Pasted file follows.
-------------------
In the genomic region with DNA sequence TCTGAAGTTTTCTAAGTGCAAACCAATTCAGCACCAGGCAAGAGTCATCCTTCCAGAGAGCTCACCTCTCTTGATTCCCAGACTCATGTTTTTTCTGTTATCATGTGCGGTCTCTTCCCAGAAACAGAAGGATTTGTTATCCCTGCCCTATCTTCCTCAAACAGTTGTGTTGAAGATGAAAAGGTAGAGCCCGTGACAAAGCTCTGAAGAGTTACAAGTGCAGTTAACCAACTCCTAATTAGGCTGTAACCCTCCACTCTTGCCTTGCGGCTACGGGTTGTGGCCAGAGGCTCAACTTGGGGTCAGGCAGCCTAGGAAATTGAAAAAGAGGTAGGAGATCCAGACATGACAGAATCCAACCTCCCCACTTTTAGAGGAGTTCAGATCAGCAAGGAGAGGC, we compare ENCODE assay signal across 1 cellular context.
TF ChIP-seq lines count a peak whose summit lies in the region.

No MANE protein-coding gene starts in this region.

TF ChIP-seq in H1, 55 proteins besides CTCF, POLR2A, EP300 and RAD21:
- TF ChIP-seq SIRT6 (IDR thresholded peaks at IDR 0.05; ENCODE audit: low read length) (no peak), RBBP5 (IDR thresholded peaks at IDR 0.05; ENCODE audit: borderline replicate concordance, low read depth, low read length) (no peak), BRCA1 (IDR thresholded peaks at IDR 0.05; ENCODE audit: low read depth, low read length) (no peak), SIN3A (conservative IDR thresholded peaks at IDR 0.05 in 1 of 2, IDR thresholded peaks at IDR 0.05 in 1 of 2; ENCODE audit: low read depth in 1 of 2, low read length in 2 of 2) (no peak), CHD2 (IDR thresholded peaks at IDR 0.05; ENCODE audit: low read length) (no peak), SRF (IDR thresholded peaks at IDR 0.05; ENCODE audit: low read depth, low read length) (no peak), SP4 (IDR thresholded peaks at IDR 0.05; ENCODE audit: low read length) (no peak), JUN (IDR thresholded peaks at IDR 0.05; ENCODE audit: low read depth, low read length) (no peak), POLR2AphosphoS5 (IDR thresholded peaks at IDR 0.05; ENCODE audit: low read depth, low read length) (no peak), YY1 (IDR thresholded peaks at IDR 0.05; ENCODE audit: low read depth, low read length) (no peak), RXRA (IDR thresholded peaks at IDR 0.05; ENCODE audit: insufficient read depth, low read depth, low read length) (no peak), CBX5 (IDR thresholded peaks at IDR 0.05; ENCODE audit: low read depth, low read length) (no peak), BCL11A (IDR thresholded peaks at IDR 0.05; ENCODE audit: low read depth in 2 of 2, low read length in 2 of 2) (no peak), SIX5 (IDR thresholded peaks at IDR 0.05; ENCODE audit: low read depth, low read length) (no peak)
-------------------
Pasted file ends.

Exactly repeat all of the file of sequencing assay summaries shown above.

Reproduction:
In the genomic region with DNA sequence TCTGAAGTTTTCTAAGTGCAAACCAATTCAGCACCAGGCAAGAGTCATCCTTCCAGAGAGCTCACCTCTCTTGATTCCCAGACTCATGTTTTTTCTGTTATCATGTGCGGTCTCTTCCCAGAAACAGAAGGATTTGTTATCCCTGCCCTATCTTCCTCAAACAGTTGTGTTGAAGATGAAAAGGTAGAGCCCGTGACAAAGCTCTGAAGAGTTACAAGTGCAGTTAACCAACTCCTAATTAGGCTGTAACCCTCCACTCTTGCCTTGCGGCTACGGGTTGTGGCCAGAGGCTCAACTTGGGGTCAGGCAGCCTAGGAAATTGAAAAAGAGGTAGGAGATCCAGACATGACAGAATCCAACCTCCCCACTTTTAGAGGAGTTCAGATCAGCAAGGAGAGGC, we compare ENCODE assay signal across 1 cellular context.
TF ChIP-seq lines count a peak whose summit lies in the region.

No MANE protein-coding gene starts in this region.

TF ChIP-seq in H1, 55 proteins besides CTCF, POLR2A, EP300 and RAD21:
- TF ChIP-seq SIRT6 (IDR thresholded peaks at IDR 0.05; ENCODE audit: low read length) (no peak), RBBP5 (IDR thresholded peaks at IDR 0.05; ENCODE audit: borderline replicate concordance, low read depth, low read length) (no peak), BRCA1 (IDR thresholded peaks at IDR 0.05; ENCODE audit: low read depth, low read length) (no peak), SIN3A (conservative IDR thresholded peaks at IDR 0.05 in 1 of 2, IDR thresholded peaks at IDR 0.05 in 1 of 2; ENCODE audit: low read depth in 1 of 2, low read length in 2 of 2) (no peak), CHD2 (IDR thresholded peaks at IDR 0.05; ENCODE audit: low read length) (no peak), SRF (IDR thresholded peaks at IDR 0.05; ENCODE audit: low read depth, low read length) (no peak), SP4 (IDR thresholded peaks at IDR 0.05; ENCODE audit: low read length) (no peak), JUN (IDR thresholded peaks at IDR 0.05; ENCODE audit: low read depth, low read length) (no peak), POLR2AphosphoS5 (IDR thresholded peaks at IDR 0.05; ENCODE audit: low read depth, low read length) (no peak), YY1 (IDR thresholded peaks at IDR 0.05; ENCODE audit: low read depth, low read length) (no peak), RXRA (IDR thresholded peaks at IDR 0.05; ENCODE audit: insufficient read depth, low read depth, low read length) (no peak), CBX5 (IDR thresholded peaks at IDR 0.05; ENCODE audit: low read depth, low read length) (no peak), BCL11A (IDR thresholded peaks at IDR 0.05; ENCODE audit: low read depth in 2 of 2, low read length in 2 of 2) (no peak), SIX5 (IDR thresholded peaks at IDR 0.05; ENCODE audit: low read depth, low read length) (no peak)